The Well-Tempered Ear

Classical music: Explore how modern and contemporary piano music uses bird songs | August 16, 2017

By Jacob Stockinger

Kyle Johnson (below, in a photo by Peter Jakubowski), a talented pianist who is studying at the UW-Madison and who has contributed reviews to this blog, sends the following information:

Hi all,

You’re receiving this email because you collaborated with me on my ongoing Messiaen podcast production, helped me in a small way, are on my doctoral committee, or are simply someone whom I’ve told about the project in recent weeks.

I’ve great news: Edge Effects, a magazine out of the Center for Culture, History and Environment (within UW’s Nelson Institute) picked up knowledge of the project and decided to feature it!

The feature is a full-length preview episode of the podcast series, specifically created for Edge Effects. That episode is currently available for streaming or download HERE.

I hope everyone can get a chance to listen to it and enter the world of birdsong (below), contemporary piano repertoire, composition, ornithology and performing. (You can hear Messiaen’s use of birdsong in the YouTube video at the bottom.)

Podcasting, itself, is a great, relatively new medium for education, storytelling, and informing — all attributes I hope you’ll take away after hearing it.

Happy listening,

Kyle

Kyle D. Johnson, Mead Witter School of Music

Dissertator, Doctor of Musical Arts

www.kyledjohnson.weebly.com

Advertisements

3 Comments »

  1. Messiaen and Rautavaara were the first composers to come to my mind. Will listen to the podcast, interesting stuff!

    Comment by Konsgaard — August 18, 2017 @ 7:56 am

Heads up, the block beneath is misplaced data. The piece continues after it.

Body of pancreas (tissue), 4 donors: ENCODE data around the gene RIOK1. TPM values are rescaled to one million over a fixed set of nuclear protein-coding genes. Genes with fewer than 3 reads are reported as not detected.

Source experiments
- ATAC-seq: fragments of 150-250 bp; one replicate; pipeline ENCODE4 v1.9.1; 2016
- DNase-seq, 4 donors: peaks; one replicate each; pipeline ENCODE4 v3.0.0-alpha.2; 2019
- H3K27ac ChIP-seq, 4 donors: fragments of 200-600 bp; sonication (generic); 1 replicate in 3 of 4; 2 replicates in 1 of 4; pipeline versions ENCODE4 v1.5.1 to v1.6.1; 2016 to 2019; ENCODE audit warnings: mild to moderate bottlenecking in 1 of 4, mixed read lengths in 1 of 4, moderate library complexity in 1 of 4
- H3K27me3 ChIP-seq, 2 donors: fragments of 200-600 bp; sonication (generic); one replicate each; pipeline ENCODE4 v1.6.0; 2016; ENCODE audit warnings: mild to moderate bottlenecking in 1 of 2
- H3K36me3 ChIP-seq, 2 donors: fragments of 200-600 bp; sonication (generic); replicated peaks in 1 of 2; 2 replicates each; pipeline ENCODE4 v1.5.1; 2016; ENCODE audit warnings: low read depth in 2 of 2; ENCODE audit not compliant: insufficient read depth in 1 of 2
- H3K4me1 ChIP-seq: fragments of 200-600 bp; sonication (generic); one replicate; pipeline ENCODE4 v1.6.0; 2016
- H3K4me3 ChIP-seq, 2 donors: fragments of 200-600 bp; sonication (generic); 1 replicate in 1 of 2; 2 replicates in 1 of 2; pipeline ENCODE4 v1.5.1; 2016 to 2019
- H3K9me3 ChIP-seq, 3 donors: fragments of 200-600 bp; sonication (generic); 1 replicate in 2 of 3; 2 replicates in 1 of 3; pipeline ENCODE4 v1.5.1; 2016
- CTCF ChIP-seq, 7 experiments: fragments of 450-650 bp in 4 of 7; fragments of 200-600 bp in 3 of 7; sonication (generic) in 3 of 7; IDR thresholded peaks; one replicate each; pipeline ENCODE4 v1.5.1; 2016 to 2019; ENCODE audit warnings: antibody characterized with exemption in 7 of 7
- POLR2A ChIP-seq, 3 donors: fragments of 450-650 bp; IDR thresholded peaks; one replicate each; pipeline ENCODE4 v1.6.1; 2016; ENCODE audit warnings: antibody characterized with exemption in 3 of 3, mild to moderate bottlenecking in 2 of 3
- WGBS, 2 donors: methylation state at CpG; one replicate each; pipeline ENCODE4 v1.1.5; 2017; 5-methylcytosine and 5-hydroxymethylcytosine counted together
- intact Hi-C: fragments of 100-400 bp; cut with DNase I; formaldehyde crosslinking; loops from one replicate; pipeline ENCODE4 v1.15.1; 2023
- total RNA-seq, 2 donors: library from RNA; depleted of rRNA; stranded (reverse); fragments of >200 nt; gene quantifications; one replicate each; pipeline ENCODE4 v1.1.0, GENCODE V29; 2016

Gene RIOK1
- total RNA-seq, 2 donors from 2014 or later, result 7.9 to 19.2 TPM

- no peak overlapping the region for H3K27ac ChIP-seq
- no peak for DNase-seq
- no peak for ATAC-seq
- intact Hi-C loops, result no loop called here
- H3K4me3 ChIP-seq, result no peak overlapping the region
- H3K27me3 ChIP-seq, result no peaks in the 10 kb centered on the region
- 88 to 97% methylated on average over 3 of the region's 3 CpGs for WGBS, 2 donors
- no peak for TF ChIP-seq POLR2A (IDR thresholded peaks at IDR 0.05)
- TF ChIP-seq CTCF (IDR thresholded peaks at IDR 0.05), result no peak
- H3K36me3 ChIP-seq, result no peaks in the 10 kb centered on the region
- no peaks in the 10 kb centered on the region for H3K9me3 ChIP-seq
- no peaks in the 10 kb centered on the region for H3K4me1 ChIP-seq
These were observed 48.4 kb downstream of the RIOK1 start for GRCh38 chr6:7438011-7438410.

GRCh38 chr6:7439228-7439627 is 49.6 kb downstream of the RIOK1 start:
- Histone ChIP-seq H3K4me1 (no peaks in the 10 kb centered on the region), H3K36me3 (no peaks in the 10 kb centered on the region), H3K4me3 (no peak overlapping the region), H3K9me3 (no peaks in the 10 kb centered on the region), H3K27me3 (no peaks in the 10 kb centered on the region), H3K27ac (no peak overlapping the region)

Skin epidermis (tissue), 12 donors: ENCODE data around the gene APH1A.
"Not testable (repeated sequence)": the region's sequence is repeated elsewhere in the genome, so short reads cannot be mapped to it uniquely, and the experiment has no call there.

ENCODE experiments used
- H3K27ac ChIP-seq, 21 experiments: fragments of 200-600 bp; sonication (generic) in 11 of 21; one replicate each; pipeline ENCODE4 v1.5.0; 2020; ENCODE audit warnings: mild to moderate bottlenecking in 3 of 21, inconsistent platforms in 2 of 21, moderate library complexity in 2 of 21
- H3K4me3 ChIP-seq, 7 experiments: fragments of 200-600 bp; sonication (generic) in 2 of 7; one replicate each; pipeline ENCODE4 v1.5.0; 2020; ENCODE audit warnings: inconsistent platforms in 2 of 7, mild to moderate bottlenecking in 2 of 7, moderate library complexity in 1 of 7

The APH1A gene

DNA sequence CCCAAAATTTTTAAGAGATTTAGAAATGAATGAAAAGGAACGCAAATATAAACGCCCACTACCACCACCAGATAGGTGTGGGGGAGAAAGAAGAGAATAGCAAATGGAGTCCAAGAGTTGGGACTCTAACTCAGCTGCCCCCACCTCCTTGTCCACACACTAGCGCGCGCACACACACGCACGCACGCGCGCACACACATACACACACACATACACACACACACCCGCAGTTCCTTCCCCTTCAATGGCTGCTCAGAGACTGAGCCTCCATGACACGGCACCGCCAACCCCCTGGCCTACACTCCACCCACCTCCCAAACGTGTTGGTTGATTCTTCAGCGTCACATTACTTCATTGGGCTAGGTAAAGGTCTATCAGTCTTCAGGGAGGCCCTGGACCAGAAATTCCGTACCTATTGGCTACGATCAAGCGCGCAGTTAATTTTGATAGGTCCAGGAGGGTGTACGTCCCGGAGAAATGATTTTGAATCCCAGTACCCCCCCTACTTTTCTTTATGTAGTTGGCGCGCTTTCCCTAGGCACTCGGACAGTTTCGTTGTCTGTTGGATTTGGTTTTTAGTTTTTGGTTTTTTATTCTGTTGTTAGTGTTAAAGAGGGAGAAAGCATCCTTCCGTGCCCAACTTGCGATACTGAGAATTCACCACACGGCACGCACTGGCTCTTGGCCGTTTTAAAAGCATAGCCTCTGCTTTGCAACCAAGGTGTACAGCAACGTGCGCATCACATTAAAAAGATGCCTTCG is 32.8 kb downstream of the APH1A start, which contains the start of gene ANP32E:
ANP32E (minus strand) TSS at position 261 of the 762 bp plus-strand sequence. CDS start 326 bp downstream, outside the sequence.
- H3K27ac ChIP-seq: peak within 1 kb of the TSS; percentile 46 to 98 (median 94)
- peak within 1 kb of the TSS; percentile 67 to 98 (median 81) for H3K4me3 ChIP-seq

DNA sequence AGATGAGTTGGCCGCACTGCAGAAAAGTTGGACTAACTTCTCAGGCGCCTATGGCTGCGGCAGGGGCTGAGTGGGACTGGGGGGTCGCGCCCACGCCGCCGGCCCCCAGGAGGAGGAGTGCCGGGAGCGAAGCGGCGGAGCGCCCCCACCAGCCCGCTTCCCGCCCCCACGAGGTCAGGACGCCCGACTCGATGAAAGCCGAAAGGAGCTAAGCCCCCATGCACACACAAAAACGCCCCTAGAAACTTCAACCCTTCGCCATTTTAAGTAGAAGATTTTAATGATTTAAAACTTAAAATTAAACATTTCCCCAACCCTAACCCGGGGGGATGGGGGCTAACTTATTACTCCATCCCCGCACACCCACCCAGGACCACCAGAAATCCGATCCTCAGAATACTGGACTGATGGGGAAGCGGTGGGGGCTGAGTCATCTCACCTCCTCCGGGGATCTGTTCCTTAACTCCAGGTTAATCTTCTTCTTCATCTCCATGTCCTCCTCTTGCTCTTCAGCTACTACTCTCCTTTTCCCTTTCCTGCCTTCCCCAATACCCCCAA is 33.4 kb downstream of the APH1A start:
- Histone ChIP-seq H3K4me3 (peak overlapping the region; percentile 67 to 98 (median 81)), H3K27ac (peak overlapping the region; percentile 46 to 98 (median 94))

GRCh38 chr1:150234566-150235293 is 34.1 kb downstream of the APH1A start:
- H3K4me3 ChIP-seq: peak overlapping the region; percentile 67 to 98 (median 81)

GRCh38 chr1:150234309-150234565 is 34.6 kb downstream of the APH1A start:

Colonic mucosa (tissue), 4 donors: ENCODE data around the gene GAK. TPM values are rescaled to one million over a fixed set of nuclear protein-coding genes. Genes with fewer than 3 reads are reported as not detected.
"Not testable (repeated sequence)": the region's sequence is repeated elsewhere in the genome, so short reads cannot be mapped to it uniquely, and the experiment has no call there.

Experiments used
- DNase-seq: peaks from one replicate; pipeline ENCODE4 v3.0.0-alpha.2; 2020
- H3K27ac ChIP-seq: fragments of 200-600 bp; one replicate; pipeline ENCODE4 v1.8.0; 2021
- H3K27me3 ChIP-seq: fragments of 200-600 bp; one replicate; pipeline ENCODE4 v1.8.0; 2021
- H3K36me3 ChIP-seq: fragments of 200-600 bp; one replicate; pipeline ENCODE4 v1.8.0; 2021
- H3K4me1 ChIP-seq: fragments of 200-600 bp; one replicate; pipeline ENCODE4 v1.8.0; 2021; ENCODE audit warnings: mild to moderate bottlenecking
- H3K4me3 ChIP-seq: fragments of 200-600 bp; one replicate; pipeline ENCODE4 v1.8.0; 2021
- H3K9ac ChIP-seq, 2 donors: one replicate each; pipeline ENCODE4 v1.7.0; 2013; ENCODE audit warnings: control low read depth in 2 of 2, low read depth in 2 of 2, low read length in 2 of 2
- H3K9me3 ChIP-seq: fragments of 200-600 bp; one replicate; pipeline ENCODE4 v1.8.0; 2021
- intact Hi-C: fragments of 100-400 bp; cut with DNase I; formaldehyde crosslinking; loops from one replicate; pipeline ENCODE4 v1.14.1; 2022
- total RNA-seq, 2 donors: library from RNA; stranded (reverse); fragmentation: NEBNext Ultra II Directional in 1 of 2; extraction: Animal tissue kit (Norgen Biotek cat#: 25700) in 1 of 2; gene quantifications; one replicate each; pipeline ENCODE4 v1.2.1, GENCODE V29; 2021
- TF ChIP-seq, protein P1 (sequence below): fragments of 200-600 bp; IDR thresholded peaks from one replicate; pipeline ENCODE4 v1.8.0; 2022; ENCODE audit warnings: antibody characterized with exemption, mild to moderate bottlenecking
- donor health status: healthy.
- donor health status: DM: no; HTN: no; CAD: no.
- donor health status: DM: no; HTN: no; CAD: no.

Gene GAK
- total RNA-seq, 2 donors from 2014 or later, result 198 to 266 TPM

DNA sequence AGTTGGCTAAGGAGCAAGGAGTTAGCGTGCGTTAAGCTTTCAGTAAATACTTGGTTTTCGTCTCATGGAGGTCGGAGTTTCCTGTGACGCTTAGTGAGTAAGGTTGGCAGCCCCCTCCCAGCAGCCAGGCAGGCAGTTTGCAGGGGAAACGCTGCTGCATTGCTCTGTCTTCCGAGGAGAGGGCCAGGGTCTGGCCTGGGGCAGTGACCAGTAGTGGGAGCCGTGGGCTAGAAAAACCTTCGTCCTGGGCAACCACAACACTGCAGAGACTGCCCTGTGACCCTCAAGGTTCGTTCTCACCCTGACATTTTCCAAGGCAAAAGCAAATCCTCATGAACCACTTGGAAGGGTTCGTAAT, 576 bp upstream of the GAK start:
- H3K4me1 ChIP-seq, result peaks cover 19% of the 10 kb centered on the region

2. In his Cantus Arctica, Rautavaara makes extensive use of the sound of migrating birds arriving in the spring.

    Comment by slfiore — August 16, 2017 @ 7:59 am

  3. Many famous composers have used bird songs and sounds in their music.

    Just to mention two:
    1) Jean Sibelius (in his 5th Symphony and also in the Swan of Tuonela);
    2) Alan Hovhaness (in many compositions).

    Interesting too that Hovhaness was an admirer of Sibelius and traveled to meet him.

    Comment by FFlambeau — August 16, 2017 @ 4:48 am


Leave a Reply

Fill in your details below or click an icon to log in:

WordPress.com Logo

You are commenting using your WordPress.com account. Log Out / Change )

Twitter picture

You are commenting using your Twitter account. Log Out / Change )

Facebook photo

You are commenting using your Facebook account. Log Out / Change )

Google+ photo

You are commenting using your Google+ account. Log Out / Change )

Connecting to %s

    Enter your email address to subscribe to this blog and receive notifications of new posts by email.

    Join 1,099 other followers

    Blog Stats

    • 1,734,493 hits
%d bloggers like this: